i.e. jumping or interesting flat work, but this is often also the case
with allergic headshakers (if you think about it you can often stop
sneezing if your mind is taken off it).
However, if his head
movements are more rhythmical, occur towards the end of a ride, when you
feel he might be bored or occur at rest in the stable, and he does not
show any signs of irritation/inflammation, then he may have a purely
What can I do?
If you feel the only reason he shakes
is frustration, stress or in annoyance, then consider the situations
in which he shakes and see if you and another experienced horse rider
may be able to find solutions to these situations.
Do not force him
into behaving by using brute force/heavy discipline, nor do we suggest
you use a stronger bit or reins to control him. He is headshaking for
a reason and not just to make life difficult for you!
He may be happier in a bitless bridle.
Don't take him to places where he
gets stressed or place him in stressful situations.
If its boredom, make his life or
riding lessons more interesting!
Consider re-schooling him, using
non-physical, non-confrontational techniques.
animal communicators and trainers near you, or ask your vet or riding
school to recommend someone.
many other causes...
are a lot of diseases and conditions that may cause a horse to headshake.
Respiratory problems and infections
resulting in blocked airways, e.g. guttural pouch mycosis
Central neurological problems and
diseases e.g. EPM
Hormonal problems, e.g. Cushing's
Ear mite infestations and
or Middle ear problems
Usually these are rarely the sole
cause of the headshaking, as upon correction of the problem the
headshaking may re-occur. But this doesn't mean that the problem
itself should be ignored! You should consult your vet to rule these
Techniques that owners have
reported having helped their horse
- either manufactured ones (see your saddler) or home made ones with a
pair of tights or pantyhose. Our work showed that these at least partially helped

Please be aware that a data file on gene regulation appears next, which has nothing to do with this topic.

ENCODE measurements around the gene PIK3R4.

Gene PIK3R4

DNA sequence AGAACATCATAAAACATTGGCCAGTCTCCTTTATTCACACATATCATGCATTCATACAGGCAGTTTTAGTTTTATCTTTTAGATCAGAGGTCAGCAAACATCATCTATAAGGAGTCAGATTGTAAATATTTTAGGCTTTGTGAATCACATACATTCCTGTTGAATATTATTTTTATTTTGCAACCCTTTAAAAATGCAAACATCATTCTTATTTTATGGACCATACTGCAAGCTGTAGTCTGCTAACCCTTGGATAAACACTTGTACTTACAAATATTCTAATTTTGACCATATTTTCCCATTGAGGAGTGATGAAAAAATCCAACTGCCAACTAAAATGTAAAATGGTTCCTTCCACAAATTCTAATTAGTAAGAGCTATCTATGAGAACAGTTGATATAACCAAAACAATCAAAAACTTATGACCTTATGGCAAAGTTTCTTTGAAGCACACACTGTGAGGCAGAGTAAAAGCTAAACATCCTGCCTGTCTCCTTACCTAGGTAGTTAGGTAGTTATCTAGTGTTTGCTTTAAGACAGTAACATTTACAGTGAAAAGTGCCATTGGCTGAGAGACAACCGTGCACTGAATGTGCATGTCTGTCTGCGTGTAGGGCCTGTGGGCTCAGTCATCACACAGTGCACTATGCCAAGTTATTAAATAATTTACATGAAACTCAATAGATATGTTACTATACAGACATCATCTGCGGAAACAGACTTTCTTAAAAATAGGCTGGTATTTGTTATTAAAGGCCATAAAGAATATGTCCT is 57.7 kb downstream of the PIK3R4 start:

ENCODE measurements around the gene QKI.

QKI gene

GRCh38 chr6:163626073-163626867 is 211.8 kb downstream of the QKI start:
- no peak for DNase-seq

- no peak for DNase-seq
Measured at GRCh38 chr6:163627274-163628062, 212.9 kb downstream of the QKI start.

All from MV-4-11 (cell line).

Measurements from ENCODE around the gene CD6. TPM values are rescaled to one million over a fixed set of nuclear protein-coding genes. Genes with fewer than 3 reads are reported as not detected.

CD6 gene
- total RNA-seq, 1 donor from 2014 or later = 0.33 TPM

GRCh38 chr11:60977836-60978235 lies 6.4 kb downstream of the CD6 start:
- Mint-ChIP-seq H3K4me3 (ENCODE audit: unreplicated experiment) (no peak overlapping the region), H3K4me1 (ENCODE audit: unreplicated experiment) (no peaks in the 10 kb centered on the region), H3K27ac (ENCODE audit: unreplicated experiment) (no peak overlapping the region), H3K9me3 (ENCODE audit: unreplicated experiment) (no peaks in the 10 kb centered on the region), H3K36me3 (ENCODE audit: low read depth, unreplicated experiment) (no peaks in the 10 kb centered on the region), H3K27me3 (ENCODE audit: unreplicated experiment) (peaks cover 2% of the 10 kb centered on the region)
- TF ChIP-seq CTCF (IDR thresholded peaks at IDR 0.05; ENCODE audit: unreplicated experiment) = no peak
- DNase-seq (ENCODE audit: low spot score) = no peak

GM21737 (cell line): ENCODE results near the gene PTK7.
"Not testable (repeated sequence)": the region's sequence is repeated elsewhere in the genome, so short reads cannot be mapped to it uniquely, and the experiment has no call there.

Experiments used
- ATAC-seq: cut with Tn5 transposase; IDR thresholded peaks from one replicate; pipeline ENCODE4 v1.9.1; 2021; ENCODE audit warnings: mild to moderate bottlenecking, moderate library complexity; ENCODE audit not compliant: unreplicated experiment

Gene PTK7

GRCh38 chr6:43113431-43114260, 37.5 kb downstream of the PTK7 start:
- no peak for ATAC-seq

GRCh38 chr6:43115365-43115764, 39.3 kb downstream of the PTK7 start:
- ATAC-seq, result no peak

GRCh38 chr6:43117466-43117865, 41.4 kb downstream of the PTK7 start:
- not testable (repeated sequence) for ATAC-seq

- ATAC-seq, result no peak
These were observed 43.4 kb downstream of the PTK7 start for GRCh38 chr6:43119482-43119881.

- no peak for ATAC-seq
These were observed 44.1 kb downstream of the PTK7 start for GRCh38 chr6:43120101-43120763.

over 60% of horses that had tried it. They may not filter out
allergens as previously thought, but act as a counter stimulant, a
kind of soothing rub, which makes the horse ignore any other itches.
You will probably find that your horse either loves or hates it. If he
does take to it you may find that you can now ride him with it on as
you did before.
Fly fringes over the nose
- may work like the nose net but are more aesthetically pleasing - try
taking the fly fringe and putting on the nose band so it hangs over
the horse's nostrils.
- nearly 40% of owners who had tried this felt it at least partially
helped the horse. Ask your vet to recommend a homeopathic vet to you.
Or see Capstar or Hilton Herbs. You must persist with your homeopathy
treatment, it is not necessarily a quick fix (it may take months).
- with 95% Sunshades from Guardian Mask Particularly worth a try if you think your horse suffers
from the UV rays of the sun.
Ride indoors (to avoid sunlight, wind
and the majority of allergens).
Adjust or change your tack, look for
'kinder' alternatives rather than harsher ones, consider the bitless
Move your horse to a different
field/livery, esp. worth it if you live right next to a rape field or
Try riding in a different area if you
can't move, e.g. on the beach, on roads, grassed areas.
Ride early morning/late evening.
Try putting an ear net over his ear,
especially if he seems bothered by flies in this area.
Herbal supplements, for breathing and
allergies (Hackaway or Freeway) or temperament (Response or Temperament
) from Hilton Herbs, for allergies try Echinacea from
Equine Health & Herbal.
Change the level or type of work he
does, he may prefer to work less or more.
Olive oil & vinegar on the nose.
Aromatherapy (keeps flies away too!)
- 20ml of sweet almond oil mixed with 5 drops each of tea tree,
lavender & Geranium oil, shaken and applied to horse's forelock,
muzzle, jaw line and base of ears (Mrs. S. Clegg). Try also
citronella, Vicks or eucalyptus oil as a fly repellent. Be careful
with these oils as some horses have very sensitive skin and may react
adversely. Consult your vet first!
Try putting a high sunblock on his
Try cutting sugars out of his diet -
check with your vet first.
Some people have tried magnesium,
phosphorus or Vitamin C supplements. Consult your vet first!
Soaking hay to reduce the possibility
of hay allergies.
Friars balsam to clear up breathing
Electrotherapy on the back.
remember to seek the advice of your Veterinarian before treatment.